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Gavin Walker

Academic, Faculty of Engineering

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Biography

Hydrogen systems in particular hydrogen storage technology, including the preparation and processing of novel materials, materials characterisation and the testing/validation of materials.

Nanostructured materials

Expertise Summary

Hydrogen systems in particular hydrogen storage technology, including the preparation and processing of novel materials, materials characterisation and the testing/validation of materials.

Nanostructured materials

Research Summary

My current research interests include:

Solid state hydrogen storage materials - light metal hydrides, complex hydrides, nanostructured carbon and metal organic frameworks (MOFs)

Biomaterials - degradable composites, bioactive coatings

Nanostructured carbons - CNTs and GNFs

Nanostructured coatings - PVD, CVD and sol-gel.

Hydrogen Storage has become the main focus of my activities. I am a partner in the UK Research Councils' Supergen hydrogen consortium UKSHEC, is involved in EU FP6 projects (Hytrain and HyCones) and am a UK expert for the International Energy Agency's Tasks 17 and 22 (both on hydrogen storage materials). A new collaboration was established earlier in 2006 with the Shanghai Institute of Microsystems and Information Technology. The research is investigating novel routes to improve the cycling kinetics and thermodynamics for high capacity materials and studying the interaction of hydrogen with nanostructured adsorbents.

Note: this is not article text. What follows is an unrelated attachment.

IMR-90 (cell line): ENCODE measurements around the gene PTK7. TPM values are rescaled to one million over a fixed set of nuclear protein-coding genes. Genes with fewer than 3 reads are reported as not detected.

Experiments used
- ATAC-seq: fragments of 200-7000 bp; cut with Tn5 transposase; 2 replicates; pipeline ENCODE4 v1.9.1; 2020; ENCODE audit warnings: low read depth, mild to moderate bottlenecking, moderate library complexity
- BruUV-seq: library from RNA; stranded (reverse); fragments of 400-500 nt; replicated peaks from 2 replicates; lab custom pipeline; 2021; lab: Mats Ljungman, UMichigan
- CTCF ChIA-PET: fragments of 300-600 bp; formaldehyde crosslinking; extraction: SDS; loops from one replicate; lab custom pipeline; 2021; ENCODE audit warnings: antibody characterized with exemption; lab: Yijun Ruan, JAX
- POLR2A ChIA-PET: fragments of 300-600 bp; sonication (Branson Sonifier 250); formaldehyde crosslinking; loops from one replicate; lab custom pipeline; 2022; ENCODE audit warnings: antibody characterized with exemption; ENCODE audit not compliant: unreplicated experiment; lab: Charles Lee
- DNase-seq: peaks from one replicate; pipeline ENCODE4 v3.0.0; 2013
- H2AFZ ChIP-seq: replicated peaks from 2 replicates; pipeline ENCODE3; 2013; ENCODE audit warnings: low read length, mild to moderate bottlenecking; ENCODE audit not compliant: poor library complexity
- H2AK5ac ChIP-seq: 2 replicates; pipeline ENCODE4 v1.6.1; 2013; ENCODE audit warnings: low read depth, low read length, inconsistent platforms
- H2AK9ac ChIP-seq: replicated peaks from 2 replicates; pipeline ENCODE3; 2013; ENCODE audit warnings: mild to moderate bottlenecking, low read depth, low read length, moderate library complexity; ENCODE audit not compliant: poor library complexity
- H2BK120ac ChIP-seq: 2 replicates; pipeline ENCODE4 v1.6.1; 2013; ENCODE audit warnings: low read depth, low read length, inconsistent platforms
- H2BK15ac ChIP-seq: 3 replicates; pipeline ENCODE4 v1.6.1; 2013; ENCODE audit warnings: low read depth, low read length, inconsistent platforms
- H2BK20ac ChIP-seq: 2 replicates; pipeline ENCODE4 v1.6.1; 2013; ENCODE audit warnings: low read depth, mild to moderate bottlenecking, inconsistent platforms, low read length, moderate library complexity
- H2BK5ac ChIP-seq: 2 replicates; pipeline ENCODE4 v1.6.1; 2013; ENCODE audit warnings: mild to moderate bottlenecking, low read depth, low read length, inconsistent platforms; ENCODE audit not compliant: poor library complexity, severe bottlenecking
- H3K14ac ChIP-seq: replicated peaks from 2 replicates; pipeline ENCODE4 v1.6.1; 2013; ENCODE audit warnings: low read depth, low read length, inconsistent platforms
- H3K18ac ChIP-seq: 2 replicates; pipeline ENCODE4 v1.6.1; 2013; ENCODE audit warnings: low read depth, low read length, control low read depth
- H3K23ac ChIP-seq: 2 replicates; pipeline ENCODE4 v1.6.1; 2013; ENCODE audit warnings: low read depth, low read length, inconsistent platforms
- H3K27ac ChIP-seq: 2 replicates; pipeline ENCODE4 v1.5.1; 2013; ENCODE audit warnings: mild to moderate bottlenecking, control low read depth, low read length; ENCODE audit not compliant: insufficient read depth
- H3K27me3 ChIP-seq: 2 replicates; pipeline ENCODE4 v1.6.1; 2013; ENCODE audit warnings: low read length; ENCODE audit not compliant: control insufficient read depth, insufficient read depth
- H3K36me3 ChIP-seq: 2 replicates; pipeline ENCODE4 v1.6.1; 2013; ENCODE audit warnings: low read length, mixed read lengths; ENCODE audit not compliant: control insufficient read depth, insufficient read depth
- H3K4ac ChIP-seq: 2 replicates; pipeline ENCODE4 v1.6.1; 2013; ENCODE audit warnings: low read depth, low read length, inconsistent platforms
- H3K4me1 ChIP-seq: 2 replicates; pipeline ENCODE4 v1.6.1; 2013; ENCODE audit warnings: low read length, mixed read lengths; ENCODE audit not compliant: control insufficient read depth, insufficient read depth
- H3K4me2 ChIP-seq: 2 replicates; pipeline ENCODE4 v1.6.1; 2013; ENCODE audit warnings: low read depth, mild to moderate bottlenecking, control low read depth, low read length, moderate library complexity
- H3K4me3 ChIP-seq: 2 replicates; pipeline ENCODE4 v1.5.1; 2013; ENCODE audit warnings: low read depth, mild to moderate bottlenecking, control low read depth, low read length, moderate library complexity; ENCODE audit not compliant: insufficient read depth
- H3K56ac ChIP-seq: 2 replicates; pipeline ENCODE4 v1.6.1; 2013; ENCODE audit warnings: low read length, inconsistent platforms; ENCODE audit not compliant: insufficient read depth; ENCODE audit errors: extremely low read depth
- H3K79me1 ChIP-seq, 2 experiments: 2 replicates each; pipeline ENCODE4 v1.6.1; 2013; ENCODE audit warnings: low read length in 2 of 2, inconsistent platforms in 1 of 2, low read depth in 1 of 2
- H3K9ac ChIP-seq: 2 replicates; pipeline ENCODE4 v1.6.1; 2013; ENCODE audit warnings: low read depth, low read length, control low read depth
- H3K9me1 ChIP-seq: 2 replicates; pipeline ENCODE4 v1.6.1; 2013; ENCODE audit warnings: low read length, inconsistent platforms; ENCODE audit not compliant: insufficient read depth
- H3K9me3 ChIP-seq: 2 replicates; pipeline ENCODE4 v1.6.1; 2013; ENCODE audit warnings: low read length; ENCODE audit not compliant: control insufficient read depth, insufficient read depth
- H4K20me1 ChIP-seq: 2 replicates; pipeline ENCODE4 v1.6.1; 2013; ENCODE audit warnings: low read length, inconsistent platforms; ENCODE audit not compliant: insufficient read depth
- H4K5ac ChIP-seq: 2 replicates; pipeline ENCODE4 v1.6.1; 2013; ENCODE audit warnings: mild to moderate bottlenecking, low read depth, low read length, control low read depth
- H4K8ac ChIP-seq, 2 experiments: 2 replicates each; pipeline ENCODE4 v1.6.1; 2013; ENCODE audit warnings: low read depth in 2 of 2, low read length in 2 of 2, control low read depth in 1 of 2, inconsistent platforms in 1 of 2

Biomaterial research includes investigation of novel sol-gel and PVD coatings to improve the biocompatibility of surfaces. I also have interests in degradable phosphate glass fibre reinforced composites and tailoring the degradation properties of these materials.

Future Research

There is great interest in producng high capacity hydrogen storage materials with fast kinetics. Our work into hydrogen storage materials looks to continue this investigation and to begin investigating the engineering of hydrogen systems based on solid state storage technology.

For Biocomposites, the interface between the glass reinforcement and the polymer matrix is key in controlling the evolving properties of a degrading composite and future work will focus on investigating this.

Faculty of Engineering

The University of Nottingham
University Park
Nottingham, NG7 2RD



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